5. The combination comprising a longitudinal truck body, partitions dividing said body into a plurality of compartments, inwardly sloping plates extending transversely of said body at the lower portion of each of said compartments defining discharge outlets therefor, a gate slidably arranged at the bottom of each of said compartments, lever means mounted on the side of said body including linkages extending transversely thereof through spaces defined by said sloping plates, said lever means being pivotally connected to said gates for selectively emptying said compartments, and conveyor means mounted on said body extending longitudinally thereof in a spaced relation below said gates for conveying material from said compartments to the rear end of said body.

6. A truck comprising a longitudinal body, a plurality of partitions dividing said body into a plurality of compartments, inwardly sloping plates at the lower end of each of said compartments defining discharge outlets therefor, a separable gate comprising a pair of horizontally slidable portions arranged at the bottom of each of said discharge outlets, lever means pivotally mounted on one side of said body including operating linkages extending transversely thereof through spaces defined by said sloping plates, 1

said lever means being connected to opposite ends of said gate portions whereby said gate portions may be moved simultaneously in opposite directions for controlling the flow of material from said compartments.

7. The combination comprising a longitudinal truck body, a plurality of partitions dividing said body into a plurality of compartments, a conveyor belt mounted on said body and extending longitudinally thereof beneath said compartments, a discharge outlet at the bottom of each of said compartments, a slidable gate for controlling flow of material from each of said out lets, lever" means for independently operating each of said gates for selectively emptying said compartments onto said belt, the upper surface of said belt being spaced a considerable distance below said gates, and longitudinal means extending downwardly from the bottom of said body on the opposite sides of said discharge outlets for substantially the full length of said body to a point adjacent the upper surface of said belt for retaining material flowing from said compartments on the upper surface of said belt.

8. The combination comprising a truck body, a

plurality of transverse partitions dividing said body into a plurality of compartments, T irons secured to the lower ends of said partitions, a gate at the bottom of each of said compartments, said gates being slidably supported upon the upper surface of the oppositely extending flanges of said T irons, and means extending downwardly and outwardly from said partitions for deflecting material flowing from said compartments from said flange surfaces, lever means pivotally mounted on the side of said body and connected to said gates for selectively emptying said compartments, and conveyor means mounted on said body extending longitudinally beneath said compartments for conveying material therefrom to the rear end of said body.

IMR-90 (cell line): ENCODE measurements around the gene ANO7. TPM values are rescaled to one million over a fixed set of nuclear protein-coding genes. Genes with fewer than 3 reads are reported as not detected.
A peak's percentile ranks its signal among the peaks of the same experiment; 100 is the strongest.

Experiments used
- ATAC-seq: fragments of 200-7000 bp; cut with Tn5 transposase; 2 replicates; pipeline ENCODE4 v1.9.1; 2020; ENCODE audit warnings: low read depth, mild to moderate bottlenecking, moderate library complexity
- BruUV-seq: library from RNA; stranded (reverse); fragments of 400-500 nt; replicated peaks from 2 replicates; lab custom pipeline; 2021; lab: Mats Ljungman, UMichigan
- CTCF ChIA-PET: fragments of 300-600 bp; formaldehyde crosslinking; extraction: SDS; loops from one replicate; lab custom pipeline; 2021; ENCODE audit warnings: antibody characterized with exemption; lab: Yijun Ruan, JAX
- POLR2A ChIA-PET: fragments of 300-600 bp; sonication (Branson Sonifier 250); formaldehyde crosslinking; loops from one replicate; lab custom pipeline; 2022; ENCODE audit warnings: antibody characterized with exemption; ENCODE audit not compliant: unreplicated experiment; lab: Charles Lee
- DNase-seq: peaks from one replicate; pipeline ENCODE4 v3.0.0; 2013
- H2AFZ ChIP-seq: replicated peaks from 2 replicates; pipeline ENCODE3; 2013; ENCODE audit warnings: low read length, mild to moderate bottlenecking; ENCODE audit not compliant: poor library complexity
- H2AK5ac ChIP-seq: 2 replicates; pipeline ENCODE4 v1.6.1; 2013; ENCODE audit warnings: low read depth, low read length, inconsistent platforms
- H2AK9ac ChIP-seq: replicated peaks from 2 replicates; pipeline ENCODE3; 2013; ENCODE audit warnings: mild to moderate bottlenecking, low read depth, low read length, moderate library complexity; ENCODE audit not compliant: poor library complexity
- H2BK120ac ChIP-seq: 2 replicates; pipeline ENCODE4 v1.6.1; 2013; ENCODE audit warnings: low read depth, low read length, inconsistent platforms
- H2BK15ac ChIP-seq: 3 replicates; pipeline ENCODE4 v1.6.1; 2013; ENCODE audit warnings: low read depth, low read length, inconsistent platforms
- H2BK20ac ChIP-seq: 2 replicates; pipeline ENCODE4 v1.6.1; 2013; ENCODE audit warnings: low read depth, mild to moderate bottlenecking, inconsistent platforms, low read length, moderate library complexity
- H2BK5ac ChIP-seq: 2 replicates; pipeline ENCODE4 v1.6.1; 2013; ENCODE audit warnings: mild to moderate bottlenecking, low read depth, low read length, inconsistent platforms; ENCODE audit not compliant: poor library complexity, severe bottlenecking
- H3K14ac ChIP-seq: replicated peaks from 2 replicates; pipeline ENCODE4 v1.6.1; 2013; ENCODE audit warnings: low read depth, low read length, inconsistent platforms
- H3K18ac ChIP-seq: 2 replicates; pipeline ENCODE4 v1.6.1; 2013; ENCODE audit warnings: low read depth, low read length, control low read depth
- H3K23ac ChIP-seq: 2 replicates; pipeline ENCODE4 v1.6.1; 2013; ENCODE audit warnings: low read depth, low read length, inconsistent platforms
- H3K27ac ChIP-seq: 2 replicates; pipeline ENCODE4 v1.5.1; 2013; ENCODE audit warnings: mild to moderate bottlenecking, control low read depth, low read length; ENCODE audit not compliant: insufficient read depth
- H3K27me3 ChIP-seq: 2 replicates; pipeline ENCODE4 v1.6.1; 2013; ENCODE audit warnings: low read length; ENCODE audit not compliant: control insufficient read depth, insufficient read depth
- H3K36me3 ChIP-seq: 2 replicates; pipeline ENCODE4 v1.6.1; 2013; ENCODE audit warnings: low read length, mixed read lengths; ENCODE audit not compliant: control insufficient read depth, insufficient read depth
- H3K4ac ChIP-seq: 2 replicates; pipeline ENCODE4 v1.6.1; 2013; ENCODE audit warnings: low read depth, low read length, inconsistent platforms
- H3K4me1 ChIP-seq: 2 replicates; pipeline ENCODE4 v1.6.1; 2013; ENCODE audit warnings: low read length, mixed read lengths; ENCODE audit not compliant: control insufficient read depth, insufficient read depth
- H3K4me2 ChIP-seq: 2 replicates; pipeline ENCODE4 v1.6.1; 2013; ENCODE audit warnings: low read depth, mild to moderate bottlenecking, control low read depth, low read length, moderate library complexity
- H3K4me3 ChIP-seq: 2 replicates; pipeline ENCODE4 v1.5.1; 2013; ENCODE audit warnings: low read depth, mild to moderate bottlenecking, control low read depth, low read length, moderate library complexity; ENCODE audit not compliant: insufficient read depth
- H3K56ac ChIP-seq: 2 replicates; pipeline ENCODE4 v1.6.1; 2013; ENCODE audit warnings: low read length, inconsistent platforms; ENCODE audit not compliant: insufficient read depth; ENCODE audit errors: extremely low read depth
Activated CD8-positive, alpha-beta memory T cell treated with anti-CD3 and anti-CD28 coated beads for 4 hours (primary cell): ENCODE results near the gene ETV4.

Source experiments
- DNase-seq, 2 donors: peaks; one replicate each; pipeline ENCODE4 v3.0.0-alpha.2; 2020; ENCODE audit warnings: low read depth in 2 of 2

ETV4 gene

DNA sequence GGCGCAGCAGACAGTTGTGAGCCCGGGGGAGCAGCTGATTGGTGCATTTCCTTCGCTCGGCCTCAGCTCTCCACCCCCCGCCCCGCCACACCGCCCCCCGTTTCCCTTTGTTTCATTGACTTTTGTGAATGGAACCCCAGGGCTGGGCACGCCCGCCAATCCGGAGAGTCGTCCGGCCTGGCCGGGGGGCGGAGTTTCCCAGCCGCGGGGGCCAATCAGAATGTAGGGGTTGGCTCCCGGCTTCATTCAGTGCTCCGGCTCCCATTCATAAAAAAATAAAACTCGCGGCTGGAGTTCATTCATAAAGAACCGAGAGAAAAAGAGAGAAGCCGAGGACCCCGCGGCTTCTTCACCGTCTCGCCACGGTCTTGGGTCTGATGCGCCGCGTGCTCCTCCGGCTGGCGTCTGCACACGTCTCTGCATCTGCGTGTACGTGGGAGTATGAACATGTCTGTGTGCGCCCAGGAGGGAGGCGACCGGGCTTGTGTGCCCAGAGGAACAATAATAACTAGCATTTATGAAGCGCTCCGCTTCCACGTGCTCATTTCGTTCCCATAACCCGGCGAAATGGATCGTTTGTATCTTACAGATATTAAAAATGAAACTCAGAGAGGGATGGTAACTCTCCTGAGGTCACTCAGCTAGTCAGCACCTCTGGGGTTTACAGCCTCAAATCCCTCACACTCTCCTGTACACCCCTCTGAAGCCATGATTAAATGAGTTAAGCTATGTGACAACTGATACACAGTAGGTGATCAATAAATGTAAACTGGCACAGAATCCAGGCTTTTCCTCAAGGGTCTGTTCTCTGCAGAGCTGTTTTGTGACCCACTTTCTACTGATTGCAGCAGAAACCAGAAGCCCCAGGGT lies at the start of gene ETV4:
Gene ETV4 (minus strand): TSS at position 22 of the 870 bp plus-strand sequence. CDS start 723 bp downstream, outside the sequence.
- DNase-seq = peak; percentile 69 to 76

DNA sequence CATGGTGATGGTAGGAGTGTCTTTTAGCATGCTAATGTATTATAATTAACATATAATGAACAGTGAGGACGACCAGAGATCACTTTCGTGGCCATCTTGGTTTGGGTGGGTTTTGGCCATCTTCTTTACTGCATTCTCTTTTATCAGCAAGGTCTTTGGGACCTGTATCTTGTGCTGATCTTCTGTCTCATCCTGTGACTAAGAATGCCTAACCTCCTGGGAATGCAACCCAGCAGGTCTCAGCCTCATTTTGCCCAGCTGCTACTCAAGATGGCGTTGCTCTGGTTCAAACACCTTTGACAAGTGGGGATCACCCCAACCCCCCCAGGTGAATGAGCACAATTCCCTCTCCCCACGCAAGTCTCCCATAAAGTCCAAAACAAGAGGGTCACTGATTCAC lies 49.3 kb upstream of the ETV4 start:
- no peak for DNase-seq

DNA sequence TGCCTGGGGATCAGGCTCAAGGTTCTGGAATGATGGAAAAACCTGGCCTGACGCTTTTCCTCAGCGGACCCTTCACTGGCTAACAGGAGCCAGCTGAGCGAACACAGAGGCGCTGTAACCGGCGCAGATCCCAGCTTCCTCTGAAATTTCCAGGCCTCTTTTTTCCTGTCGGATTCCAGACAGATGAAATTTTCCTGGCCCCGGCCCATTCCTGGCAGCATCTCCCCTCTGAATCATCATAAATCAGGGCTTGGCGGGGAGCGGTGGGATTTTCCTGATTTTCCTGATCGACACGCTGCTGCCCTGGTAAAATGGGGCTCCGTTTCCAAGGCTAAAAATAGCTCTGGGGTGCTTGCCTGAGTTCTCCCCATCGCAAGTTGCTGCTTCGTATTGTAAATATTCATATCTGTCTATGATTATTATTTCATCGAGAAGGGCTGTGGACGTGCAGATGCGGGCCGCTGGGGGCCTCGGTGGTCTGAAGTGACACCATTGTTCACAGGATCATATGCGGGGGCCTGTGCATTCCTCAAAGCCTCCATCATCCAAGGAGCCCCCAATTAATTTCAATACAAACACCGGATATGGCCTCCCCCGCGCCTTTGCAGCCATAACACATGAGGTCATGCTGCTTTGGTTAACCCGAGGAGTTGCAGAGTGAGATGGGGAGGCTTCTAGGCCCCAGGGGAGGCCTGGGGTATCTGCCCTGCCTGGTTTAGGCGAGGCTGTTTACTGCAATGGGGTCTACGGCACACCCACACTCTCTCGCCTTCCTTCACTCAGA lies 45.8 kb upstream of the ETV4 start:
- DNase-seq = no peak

HAROLD A. WAGNER.

GUSTAVE H. WAGNER.

Referenced by
Citing PatentFiling datePublication dateApplicantTitle
US2520291 *Sep 27, 1948Aug 29, 1950Wall Mfg Company IncUnloading truck
US2589988 *Oct 2, 1947Mar 18, 1952Thomas Wright Co IncCoal delivery truck and depositing conveyer
US2637456 *Nov 18, 1948May 5, 1953Joy Mfg CoApparatus for relatively continuously receiving material and intermittently discharging the same
US2790565 *Oct 7, 1954Apr 30, 1957Int Harvester CoSelf unloading vehicle
US3115965 *Mar 24, 1961Dec 31, 1963Aerojet General CoSack handling apparatus
US3326101 *Jun 8, 1965Jun 20, 1967Highway Equip CoApparatus for soil cement stabilization
US3448876 *Feb 23, 1967Jun 10, 1969Mosman Rolland LTruck for granular material
US4390282 *Aug 21, 1980Jun 28, 1983Bake Willem J HContainer
WO1987004671A1 *Feb 3, 1986Aug 13, 1987Steven RigginTwo trailer combination to haul combine headers and grain
Classifications
U.S. Classification414/520, 222/503, 222/129
International ClassificationB60P1/36, B60P1/38
Cooperative ClassificationB60P1/38
European ClassificationB60P1/38